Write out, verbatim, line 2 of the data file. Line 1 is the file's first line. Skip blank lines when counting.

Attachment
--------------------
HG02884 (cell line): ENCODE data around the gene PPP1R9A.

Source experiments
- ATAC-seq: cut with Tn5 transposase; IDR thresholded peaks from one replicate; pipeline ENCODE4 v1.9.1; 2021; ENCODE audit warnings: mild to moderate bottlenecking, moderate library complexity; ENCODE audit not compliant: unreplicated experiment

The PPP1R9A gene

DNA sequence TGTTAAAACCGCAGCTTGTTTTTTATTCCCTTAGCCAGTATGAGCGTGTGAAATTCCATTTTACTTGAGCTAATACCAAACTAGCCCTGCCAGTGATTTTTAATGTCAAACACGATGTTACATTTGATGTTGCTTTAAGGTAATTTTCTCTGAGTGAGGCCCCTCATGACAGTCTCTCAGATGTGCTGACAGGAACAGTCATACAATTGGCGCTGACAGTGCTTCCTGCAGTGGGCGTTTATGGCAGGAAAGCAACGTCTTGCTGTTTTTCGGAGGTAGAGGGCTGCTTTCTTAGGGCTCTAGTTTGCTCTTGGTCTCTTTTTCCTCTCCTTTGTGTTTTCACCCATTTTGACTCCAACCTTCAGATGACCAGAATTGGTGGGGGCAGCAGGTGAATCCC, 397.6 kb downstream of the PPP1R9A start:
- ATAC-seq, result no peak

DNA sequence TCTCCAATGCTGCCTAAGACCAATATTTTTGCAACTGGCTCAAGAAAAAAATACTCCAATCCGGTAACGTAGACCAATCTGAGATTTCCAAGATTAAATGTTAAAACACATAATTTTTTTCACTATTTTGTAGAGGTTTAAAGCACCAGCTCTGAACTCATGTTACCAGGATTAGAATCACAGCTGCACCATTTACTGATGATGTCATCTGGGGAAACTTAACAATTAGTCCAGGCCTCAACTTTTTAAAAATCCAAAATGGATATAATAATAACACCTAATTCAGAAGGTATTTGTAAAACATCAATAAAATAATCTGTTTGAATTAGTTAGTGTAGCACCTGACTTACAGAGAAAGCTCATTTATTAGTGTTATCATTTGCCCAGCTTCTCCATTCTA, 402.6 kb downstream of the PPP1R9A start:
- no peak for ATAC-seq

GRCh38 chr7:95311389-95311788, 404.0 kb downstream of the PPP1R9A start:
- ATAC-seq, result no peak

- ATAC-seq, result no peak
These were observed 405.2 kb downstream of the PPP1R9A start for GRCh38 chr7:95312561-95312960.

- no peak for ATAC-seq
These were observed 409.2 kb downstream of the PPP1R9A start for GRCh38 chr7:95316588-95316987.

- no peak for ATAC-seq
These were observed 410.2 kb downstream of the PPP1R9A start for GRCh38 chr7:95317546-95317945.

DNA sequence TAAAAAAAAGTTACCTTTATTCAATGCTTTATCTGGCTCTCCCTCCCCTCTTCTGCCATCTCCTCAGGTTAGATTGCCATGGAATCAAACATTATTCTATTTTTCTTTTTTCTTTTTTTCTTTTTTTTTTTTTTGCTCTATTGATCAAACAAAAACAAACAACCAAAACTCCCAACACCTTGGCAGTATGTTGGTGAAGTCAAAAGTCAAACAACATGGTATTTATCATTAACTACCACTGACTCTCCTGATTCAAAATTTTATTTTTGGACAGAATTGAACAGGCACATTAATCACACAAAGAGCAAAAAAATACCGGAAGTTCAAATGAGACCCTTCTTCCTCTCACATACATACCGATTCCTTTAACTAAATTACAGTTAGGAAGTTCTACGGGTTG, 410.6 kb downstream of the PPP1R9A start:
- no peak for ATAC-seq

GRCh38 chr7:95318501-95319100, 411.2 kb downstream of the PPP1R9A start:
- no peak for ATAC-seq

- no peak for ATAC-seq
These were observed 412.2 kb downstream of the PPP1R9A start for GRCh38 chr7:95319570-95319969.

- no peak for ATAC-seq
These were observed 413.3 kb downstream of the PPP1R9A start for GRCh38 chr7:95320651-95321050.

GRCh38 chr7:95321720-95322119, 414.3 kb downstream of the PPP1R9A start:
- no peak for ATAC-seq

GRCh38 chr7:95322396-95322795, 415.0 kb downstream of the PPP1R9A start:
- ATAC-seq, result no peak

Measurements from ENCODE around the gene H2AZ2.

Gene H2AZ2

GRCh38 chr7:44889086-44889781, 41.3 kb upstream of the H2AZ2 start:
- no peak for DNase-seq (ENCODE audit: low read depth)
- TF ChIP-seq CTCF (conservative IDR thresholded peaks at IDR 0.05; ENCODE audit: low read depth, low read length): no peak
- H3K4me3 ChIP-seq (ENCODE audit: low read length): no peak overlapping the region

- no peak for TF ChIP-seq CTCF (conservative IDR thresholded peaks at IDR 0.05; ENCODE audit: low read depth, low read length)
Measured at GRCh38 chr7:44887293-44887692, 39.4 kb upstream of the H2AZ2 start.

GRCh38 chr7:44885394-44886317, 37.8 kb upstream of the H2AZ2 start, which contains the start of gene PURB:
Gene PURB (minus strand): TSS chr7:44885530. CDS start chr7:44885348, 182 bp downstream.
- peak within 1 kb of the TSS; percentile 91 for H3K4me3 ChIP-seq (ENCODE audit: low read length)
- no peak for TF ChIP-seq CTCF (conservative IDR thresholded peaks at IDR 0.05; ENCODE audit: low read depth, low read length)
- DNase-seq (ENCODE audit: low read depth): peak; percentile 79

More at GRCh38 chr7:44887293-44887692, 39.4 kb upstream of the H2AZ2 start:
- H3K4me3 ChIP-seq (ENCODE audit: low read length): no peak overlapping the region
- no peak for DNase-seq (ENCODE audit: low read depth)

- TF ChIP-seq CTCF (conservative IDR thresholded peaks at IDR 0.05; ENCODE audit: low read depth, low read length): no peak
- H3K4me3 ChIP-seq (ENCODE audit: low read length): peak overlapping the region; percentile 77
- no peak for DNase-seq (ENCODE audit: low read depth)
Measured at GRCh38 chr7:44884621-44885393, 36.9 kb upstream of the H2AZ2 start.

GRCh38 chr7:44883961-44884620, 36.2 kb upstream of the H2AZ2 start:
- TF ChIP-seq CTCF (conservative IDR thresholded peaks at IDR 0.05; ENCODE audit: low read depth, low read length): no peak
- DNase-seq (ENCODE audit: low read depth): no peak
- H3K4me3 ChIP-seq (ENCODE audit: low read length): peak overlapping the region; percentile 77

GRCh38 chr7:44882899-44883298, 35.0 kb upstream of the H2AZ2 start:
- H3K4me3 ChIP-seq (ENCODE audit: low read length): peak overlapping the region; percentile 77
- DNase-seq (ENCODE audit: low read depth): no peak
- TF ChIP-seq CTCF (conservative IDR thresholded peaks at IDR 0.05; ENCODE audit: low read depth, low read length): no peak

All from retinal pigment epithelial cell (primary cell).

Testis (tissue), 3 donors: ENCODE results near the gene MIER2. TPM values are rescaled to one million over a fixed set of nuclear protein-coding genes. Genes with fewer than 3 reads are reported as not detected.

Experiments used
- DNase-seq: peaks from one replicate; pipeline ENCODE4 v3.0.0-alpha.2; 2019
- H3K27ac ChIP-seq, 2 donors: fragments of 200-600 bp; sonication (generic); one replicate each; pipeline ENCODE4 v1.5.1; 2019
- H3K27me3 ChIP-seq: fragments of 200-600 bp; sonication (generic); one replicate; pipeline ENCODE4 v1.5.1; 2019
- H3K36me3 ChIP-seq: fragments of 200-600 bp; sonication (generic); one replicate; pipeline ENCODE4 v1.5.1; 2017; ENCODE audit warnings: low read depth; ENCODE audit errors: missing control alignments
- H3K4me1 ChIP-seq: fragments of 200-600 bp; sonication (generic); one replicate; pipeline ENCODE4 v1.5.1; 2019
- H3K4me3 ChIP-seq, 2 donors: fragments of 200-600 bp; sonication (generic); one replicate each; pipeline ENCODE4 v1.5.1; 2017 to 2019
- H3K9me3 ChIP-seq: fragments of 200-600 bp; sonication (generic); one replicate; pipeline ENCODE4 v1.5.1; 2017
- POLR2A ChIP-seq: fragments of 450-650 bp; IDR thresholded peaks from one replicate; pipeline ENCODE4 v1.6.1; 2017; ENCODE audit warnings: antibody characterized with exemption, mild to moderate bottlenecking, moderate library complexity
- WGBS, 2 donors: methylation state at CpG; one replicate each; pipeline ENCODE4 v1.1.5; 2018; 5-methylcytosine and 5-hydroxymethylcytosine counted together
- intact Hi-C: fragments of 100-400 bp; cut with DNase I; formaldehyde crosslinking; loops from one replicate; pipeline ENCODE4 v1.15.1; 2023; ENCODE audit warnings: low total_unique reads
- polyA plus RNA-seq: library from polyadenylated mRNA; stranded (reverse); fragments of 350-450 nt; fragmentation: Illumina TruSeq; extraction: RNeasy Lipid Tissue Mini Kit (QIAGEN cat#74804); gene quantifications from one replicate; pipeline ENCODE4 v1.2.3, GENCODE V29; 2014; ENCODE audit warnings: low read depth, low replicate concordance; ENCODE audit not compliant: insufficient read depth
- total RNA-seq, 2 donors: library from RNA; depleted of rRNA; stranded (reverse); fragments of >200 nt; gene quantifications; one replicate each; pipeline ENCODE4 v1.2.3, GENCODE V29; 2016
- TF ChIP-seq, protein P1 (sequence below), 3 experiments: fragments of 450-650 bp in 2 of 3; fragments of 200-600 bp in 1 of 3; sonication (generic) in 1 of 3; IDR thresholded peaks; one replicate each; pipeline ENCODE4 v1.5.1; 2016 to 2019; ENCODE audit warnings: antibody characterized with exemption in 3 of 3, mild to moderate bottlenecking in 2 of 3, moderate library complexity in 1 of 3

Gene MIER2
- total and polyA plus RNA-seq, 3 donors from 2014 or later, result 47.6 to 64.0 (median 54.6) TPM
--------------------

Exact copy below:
Source experiments